While there are lots of preventable health problems you could encounter in your lifetime, digestive health issues are something many people suffer from yet are not as popular to address.
According to a report by the Men’s Health Network, “women are 3-4 times more likely than men to see a primary care doctor or a specialist for GI-related problems.” This is why talking about digestive health for men is important.
While digestive disorders occur in both men and women, there are some that are more prevalent in men. When these disorders go untreated, they can become chronic, interfere with everyday life, and develop into serious issues. They could also be signs and symptoms of major disorders that need to be treated.
Here are 4 digestive problems common in men.
Acid reflux happens when stomach acid flows up the esophagus and causes a burning sensation in the chest. It’s caused by a malfunctioning sphincter that either fails to stay closed or doesn’t open at the right time. Long term acid reflux can become a serious issue. It can damage your esophagus and/or lead to Barrett’s esophagus, which is a precursor for esophageal cancer.
Chronic acid reflux could also mean you have GERD (Gastroesophageal reflux disease). If left untreated, GERD could increase your risk for esophageal cancer.
Acid reflux symptoms can be reduced or prevented through diet and lifestyle change.
Ulcers are open sores that develop on the stomach and upper intestine. Symptoms of ulcers include pain in the abdomen (the most common symptom), weight loss, nausea, vomiting, bloating, acid reflux, and heartburn. Ulcers can be caused by bacterial infection, and overuse of pain relievers like Ibuprofen and aspirin. Contrary to popular belief, they are not caused by stress.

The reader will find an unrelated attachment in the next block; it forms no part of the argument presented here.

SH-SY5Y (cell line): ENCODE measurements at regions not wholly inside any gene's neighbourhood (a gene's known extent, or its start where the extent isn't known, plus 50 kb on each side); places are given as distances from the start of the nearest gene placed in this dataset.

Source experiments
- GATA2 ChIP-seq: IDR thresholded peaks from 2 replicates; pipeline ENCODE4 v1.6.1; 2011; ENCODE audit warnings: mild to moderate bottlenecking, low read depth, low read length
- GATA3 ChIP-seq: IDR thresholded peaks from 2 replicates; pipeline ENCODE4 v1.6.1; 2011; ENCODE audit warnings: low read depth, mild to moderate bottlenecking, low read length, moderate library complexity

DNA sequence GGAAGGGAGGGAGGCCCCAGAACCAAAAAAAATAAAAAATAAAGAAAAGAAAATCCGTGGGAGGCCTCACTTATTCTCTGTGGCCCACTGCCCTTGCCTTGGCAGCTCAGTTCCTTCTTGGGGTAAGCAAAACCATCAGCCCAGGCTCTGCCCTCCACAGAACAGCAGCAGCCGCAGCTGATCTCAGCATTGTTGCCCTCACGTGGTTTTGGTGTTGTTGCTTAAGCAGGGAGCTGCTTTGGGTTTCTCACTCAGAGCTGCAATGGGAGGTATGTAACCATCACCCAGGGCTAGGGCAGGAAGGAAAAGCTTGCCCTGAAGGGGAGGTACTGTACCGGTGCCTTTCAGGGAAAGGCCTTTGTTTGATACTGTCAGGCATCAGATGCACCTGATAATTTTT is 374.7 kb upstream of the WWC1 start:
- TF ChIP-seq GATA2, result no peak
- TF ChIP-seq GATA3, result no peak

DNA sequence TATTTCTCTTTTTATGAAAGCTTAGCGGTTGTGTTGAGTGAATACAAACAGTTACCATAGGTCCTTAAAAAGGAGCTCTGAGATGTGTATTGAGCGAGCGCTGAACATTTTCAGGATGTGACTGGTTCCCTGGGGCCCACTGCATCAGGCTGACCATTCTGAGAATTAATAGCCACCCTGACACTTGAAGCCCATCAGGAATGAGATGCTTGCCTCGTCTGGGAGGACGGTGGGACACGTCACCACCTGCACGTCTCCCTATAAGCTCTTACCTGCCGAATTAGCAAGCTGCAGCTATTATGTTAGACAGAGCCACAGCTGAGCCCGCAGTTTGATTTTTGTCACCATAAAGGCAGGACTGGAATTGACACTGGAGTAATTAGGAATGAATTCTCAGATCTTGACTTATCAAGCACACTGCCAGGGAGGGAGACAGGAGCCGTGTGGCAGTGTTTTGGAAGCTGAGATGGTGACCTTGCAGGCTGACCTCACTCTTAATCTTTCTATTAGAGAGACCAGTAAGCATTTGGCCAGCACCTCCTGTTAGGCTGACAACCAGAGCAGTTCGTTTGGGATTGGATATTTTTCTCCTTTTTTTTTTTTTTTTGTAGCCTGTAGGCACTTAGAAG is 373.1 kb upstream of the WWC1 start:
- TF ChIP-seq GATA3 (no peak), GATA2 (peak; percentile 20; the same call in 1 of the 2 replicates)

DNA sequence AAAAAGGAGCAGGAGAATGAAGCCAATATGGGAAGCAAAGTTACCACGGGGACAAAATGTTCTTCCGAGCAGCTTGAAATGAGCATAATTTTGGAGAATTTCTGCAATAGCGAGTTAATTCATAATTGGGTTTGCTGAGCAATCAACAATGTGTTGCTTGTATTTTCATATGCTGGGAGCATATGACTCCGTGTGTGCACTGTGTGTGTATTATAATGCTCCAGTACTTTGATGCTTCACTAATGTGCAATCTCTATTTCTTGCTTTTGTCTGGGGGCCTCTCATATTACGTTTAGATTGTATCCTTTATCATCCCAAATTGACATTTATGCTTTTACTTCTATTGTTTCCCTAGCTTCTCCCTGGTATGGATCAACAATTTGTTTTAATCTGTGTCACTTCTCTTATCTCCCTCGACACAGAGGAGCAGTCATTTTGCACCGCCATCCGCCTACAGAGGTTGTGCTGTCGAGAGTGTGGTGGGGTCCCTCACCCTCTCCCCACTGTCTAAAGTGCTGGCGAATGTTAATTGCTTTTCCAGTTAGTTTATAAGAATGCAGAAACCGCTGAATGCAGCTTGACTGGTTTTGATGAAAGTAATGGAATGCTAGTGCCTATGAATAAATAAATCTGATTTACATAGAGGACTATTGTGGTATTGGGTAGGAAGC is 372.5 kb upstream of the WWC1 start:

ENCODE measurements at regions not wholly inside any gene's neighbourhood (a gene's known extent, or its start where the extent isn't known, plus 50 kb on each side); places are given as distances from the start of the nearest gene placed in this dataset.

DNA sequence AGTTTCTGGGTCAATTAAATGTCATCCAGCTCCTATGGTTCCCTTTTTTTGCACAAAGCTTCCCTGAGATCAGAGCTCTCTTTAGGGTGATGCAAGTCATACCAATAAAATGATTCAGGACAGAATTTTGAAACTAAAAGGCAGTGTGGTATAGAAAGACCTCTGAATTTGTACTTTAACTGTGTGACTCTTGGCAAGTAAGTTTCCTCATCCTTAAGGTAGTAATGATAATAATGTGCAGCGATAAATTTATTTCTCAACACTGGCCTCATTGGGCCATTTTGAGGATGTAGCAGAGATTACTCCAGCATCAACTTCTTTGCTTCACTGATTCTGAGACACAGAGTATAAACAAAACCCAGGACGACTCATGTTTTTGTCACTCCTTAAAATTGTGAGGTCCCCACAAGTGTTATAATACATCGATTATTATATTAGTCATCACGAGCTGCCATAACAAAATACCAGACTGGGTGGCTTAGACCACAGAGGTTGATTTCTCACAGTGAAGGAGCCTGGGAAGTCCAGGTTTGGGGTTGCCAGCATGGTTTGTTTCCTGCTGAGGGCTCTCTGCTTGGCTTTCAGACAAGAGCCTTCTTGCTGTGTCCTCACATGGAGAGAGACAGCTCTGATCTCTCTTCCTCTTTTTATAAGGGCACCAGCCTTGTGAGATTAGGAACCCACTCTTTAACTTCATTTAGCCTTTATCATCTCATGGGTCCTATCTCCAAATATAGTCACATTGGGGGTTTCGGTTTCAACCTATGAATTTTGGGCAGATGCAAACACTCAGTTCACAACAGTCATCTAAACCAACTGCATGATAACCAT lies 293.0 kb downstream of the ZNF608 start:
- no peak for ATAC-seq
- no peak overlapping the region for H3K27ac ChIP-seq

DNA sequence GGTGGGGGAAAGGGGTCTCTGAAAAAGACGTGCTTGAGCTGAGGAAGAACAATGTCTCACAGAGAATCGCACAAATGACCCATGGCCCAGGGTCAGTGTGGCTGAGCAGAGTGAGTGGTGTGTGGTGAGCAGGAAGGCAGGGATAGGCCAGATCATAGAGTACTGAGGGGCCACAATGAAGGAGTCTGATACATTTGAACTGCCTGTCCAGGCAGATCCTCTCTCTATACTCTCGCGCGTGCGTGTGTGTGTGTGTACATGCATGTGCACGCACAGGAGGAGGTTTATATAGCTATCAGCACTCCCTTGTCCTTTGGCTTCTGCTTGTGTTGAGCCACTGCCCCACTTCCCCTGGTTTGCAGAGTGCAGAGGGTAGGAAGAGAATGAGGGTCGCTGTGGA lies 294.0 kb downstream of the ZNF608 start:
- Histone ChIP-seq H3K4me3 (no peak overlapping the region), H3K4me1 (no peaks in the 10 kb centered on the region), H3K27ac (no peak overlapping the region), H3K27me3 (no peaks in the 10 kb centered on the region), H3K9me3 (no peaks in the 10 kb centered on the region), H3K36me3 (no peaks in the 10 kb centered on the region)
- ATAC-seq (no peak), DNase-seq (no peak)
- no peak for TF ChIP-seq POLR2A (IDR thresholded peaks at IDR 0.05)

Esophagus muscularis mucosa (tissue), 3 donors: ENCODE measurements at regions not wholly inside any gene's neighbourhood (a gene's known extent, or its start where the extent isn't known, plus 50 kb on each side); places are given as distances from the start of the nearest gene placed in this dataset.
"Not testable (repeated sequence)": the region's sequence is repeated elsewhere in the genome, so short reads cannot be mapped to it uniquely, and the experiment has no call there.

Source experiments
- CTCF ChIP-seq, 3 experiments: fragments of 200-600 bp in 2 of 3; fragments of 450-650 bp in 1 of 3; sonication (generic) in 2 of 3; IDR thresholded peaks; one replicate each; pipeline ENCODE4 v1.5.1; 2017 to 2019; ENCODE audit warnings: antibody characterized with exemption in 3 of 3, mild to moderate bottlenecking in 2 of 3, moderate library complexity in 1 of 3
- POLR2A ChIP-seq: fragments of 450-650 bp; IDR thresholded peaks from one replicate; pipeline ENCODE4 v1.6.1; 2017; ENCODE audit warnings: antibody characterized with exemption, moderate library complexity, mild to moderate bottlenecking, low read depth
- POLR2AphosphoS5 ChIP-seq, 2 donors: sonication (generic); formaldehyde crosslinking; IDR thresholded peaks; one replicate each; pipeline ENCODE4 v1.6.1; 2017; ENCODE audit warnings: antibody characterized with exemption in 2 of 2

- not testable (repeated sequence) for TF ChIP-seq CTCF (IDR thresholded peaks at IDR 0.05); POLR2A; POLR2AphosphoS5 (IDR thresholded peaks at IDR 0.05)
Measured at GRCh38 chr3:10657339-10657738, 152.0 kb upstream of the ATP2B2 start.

Untreated ulcers can develop into a hole in your digestive lining that causes excruciating pain and hospitalization.
Constipation is caused by lack of fiber in your diet, medication side effects, stress, and lack of physical activity. Want to prevent it? Exercise, drink plenty of water, and add more fiber to your diet. Long bouts of constipation can be a sign of something more serious. You should call your doctor if constipation is an ongoing or regular problem.
Men have a slightly higher risk than women for developing colon cancer. If you are over 50, you should be screened regularly for colon cancer. If you have a family history of colon cancer, you should be screen at 40. Catching it early could save your life!
Risk factors for colon cancer include:
- Family history of colorectal cancer
- Poor diet
- Inactive lifestyle
- Being overweight or obese
- Heavy alcohol use
- Old age
- Type 2 diabetes
- Heritage (African Americans have a higher risk)
Symptoms include blood in stool, regular bowel irregularities, excessive fatigue, anemia, rapid weight loss. Screenings are extremely important so make sure you talk to your doctor about possible symptoms or risks.
Don’t let digestive stress go. It’s important to pay attention to signs and symptoms and talk to your doctor if you are in pain or if symptoms persist. Catching things early can be a lifesaver.